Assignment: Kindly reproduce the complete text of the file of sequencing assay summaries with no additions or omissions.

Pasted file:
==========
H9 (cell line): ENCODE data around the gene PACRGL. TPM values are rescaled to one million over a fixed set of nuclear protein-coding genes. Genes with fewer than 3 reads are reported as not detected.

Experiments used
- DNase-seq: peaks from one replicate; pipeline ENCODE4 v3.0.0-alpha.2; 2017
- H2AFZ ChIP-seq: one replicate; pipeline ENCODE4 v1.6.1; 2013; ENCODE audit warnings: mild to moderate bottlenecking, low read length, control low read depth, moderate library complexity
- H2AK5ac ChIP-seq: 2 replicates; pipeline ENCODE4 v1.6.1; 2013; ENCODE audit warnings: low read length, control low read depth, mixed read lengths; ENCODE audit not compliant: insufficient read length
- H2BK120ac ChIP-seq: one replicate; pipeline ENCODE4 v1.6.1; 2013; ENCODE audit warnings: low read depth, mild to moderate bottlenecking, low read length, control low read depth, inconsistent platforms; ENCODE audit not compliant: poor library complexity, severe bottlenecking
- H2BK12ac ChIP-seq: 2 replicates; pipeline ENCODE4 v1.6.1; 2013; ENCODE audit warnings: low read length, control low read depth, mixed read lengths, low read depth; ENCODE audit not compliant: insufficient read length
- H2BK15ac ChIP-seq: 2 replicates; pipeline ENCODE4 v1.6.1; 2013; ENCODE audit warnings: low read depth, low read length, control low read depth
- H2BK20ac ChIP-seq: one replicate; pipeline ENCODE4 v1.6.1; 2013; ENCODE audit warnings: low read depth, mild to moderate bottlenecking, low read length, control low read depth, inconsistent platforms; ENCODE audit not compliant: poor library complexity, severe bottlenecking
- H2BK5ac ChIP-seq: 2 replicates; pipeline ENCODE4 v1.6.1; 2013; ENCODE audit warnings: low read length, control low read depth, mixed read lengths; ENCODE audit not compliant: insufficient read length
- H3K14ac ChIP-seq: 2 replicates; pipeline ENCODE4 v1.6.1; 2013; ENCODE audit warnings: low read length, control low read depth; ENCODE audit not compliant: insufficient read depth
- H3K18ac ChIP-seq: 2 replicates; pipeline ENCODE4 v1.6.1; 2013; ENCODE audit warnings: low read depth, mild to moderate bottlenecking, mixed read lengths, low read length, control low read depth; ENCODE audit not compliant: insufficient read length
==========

H9 (cell line): ENCODE data around the gene PACRGL. TPM values are rescaled to one million over a fixed set of nuclear protein-coding genes. Genes with fewer than 3 reads are reported as not detected.

Experiments used
- DNase-seq: peaks from one replicate; pipeline ENCODE4 v3.0.0-alpha.2; 2017
- H2AFZ ChIP-seq: one replicate; pipeline ENCODE4 v1.6.1; 2013; ENCODE audit warnings: mild to moderate bottlenecking, low read length, control low read depth, moderate library complexity
- H2AK5ac ChIP-seq: 2 replicates; pipeline ENCODE4 v1.6.1; 2013; ENCODE audit warnings: low read length, control low read depth, mixed read lengths; ENCODE audit not compliant: insufficient read length
- H2BK120ac ChIP-seq: one replicate; pipeline ENCODE4 v1.6.1; 2013; ENCODE audit warnings: low read depth, mild to moderate bottlenecking, low read length, control low read depth, inconsistent platforms; ENCODE audit not compliant: poor library complexity, severe bottlenecking
- H2BK12ac ChIP-seq: 2 replicates; pipeline ENCODE4 v1.6.1; 2013; ENCODE audit warnings: low read length, control low read depth, mixed read lengths, low read depth; ENCODE audit not compliant: insufficient read length
- H2BK15ac ChIP-seq: 2 replicates; pipeline ENCODE4 v1.6.1; 2013; ENCODE audit warnings: low read depth, low read length, control low read depth
- H2BK20ac ChIP-seq: one replicate; pipeline ENCODE4 v1.6.1; 2013; ENCODE audit warnings: low read depth, mild to moderate bottlenecking, low read length, control low read depth, inconsistent platforms; ENCODE audit not compliant: poor library complexity, severe bottlenecking
- H2BK5ac ChIP-seq: 2 replicates; pipeline ENCODE4 v1.6.1; 2013; ENCODE audit warnings: low read length, control low read depth, mixed read lengths; ENCODE audit not compliant: insufficient read length
- H3K14ac ChIP-seq: 2 replicates; pipeline ENCODE4 v1.6.1; 2013; ENCODE audit warnings: low read length, control low read depth; ENCODE audit not compliant: insufficient read depth
- H3K18ac ChIP-seq: 2 replicates; pipeline ENCODE4 v1.6.1; 2013; ENCODE audit warnings: low read depth, mild to moderate bottlenecking, mixed read lengths, low read length, control low read depth; ENCODE audit not compliant: insufficient read length